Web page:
Statement- If perfect random proves P cannot equal NP

Explanation- The crux of P = NP is not figuring out the answer, but rather proving it, and the mathematical community has been approaching this from the completely wrong direction.

Idea- Rather than try to prove that a NP complete problem has no pattern,predictability, or rules, create an NP complete problem with no pattern, predictability, or rules.

How- The way I am going to attempt to do this, is to create a perfectly random Boolean Satisfiability problem.

Background- By definition, perfect randomness cannot be predicted accurately under any circumstances, and follows no “rules”. An easy way to think about this would be a magical theoretical machine that produces perfectly random numbers, no matter how much information we had, we would never be able to accurately predict the next number the machine produced, and the numbers it generated would follow no rules.

What this means is that if an NP complete problem is created that only uses perfect randomness, then it is impossible for a deterministic algorithm/turing machine to solve it in Polynomial time. The reason it would be impossible to solve in polynomial time, would be that the deterministic turing machine would be forced into a brute force algorithm, which would not solve the NP complete problem in polynomial time. We know the Deterministic Turing machine would be forced into brute force algorithm, because for it to work and create a deterministic algorithm more efficient then brute force, the same combinations of inputs must always produce the same output(s), which is not true with a problem completely created by perfect randomness.

To make this slightly easier to think about, or refute. I outlined the rules of a perfectly random Boolean satisfiability problem. All things about the problem must be generated perfectly randomly, this includes The length of each clause The length of the problem Each literal The order of the clauses, variables, and operations All operations

This problem was generated completely and perfectly randomly, meaning it is unpredictable, has no pattern, and no rules.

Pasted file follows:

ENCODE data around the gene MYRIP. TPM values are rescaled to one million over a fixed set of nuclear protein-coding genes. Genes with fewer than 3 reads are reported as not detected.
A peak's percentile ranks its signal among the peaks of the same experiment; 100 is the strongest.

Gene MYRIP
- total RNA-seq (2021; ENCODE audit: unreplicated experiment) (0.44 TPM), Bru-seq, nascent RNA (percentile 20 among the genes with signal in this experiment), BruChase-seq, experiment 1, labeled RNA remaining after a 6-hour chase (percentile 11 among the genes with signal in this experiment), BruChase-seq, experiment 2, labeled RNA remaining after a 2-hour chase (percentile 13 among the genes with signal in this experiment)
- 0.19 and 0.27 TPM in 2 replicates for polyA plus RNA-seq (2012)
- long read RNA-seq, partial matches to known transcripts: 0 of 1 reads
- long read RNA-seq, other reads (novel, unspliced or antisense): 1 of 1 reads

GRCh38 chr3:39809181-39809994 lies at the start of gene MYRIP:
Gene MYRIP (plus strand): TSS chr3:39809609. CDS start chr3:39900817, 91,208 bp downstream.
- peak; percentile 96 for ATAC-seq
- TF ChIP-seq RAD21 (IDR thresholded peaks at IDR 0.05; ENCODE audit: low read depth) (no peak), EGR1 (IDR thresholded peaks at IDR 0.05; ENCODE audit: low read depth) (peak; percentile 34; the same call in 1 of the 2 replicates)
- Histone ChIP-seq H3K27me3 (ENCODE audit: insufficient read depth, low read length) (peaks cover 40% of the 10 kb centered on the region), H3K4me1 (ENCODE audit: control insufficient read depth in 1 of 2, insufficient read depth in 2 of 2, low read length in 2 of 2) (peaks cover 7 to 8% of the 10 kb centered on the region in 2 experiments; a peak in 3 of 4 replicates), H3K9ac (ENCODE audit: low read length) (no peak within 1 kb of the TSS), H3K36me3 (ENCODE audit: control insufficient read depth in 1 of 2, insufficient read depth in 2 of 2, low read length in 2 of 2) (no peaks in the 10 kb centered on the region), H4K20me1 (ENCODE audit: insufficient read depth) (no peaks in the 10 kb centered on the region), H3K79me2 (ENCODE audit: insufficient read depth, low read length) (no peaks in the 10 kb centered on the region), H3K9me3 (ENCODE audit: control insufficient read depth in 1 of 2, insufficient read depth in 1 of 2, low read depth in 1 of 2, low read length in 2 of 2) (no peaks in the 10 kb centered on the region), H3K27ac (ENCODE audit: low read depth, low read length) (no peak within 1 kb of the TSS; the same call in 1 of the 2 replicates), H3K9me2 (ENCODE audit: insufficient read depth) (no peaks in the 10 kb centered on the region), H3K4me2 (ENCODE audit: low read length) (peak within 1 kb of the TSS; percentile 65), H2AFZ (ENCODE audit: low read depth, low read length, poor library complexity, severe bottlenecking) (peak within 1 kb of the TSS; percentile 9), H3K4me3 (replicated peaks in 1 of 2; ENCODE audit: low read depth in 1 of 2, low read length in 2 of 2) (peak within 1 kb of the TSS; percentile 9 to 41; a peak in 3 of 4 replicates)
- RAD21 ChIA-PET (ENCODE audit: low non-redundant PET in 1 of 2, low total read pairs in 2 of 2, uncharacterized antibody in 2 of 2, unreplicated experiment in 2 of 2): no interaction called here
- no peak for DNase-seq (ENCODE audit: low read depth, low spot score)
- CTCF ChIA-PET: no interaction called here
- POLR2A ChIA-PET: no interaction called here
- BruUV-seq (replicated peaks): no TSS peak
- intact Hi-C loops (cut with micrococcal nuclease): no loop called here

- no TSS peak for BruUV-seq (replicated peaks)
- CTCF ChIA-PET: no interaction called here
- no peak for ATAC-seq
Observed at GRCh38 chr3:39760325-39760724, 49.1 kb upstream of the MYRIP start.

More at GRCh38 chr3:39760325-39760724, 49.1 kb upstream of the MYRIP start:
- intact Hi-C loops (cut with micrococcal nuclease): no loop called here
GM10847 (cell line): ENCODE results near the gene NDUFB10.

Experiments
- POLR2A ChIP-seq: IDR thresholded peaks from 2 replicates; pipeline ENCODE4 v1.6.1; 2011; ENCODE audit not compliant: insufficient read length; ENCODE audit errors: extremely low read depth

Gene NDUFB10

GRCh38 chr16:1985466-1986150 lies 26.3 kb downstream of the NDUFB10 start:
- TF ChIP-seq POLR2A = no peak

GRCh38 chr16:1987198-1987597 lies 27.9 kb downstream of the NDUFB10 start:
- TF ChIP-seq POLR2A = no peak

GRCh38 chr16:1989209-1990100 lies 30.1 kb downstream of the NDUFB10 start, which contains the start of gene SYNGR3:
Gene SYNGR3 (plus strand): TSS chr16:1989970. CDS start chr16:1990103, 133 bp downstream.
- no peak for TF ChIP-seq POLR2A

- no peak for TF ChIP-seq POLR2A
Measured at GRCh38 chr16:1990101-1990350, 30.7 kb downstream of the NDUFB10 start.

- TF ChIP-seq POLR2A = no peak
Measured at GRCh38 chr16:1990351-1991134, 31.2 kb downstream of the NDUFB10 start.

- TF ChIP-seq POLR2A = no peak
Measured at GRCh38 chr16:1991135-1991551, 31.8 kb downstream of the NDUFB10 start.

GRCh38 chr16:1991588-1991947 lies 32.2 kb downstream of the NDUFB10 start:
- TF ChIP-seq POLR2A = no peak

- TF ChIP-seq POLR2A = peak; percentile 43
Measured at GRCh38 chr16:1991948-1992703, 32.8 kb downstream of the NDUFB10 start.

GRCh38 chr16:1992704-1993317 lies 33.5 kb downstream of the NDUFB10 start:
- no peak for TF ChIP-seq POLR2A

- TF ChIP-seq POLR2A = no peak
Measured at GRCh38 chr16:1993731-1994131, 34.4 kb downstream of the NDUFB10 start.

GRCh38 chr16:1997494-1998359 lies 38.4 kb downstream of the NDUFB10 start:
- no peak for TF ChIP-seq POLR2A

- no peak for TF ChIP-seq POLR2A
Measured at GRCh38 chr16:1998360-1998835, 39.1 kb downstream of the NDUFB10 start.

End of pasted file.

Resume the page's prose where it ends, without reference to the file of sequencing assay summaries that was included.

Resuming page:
• $\begingroup$ You seem to take as a premise that there is no deterministic algorithm that can solve this particular NP-complete problem (whatever it actually is) in polynomial time, which implies there is no deterministic algorithm to solve any NP-complete problem in P time. You've simply assumed that P =/= NP, not proved it. $\endgroup$ Jan 18 at 20:24
  • $\begingroup$ @NuclearHoagie I understand the confusion, I was saying that a deterministic algorithm cannot solve it by definition, as long as I did make it perfectly random. This is because by definition, a deterministic algorithm only works, if a particular input always produces the same output. The idea is that a truly random problem would not always produce the same output for input. $\endgroup$ Jan 18 at 20:42
  • $\begingroup$ @NuclearHoagie their is a very good chance I could be wrong though my knowledge was very limited. $\endgroup$ Jan 18 at 20:42
  • $\begingroup$ This "random oracle" has some mathemticians wrongly led to the conclusion that they could prove $P\ne NP$ this way. Moreover there is no algorithm to generate complete randomness , this only works (perhaps) with physical processes. $\endgroup$
    – Peter
    Jan 18 at 20:46

2 Answers 2


You asked for it in your title: yes, that would be quackery.

It doesn't make sense to talk about an NP problem that only uses perfect randomness: an NP problem is just a language (a set of finite sequences of symbols). If you meant a non-deterministic algorithm that only uses perfect randomness, then that again doesn't make sense: non-deterministic algorithms don't involve any notion of probability in their definition, or even randomness, they are best thought of as trying all possibilities simultaneously in parallel.